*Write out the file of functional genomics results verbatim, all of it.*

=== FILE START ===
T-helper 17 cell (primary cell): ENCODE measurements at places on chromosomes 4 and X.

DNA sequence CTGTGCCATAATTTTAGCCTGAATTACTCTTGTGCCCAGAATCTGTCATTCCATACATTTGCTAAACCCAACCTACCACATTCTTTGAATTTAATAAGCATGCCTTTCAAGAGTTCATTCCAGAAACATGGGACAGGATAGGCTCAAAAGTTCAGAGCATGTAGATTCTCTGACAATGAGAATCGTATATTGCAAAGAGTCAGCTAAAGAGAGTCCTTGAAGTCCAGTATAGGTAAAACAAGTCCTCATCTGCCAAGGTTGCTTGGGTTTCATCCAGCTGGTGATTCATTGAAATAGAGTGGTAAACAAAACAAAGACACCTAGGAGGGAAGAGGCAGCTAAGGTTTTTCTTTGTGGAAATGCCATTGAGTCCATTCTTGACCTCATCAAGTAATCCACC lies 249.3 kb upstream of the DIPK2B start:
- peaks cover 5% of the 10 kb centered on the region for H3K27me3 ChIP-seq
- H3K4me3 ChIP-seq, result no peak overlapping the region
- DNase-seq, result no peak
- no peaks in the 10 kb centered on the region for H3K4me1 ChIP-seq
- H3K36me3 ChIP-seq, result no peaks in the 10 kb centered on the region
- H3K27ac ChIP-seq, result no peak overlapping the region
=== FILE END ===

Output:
T-helper 17 cell (primary cell): ENCODE measurements at places on chromosomes 4 and X.

DNA sequence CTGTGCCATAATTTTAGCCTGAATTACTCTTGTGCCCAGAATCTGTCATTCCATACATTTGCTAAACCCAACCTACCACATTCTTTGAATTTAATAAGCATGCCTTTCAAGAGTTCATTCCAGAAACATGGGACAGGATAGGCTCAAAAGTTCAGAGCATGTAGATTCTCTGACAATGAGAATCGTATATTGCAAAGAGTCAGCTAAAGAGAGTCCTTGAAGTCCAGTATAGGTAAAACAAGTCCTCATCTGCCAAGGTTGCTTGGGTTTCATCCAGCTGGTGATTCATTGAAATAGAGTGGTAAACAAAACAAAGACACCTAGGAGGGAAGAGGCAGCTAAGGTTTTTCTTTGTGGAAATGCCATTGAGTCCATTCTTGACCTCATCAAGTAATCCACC lies 249.3 kb upstream of the DIPK2B start:
- peaks cover 5% of the 10 kb centered on the region for H3K27me3 ChIP-seq
- H3K4me3 ChIP-seq, result no peak overlapping the region
- DNase-seq, result no peak
- no peaks in the 10 kb centered on the region for H3K4me1 ChIP-seq
- H3K36me3 ChIP-seq, result no peaks in the 10 kb centered on the region
- H3K27ac ChIP-seq, result no peak overlapping the region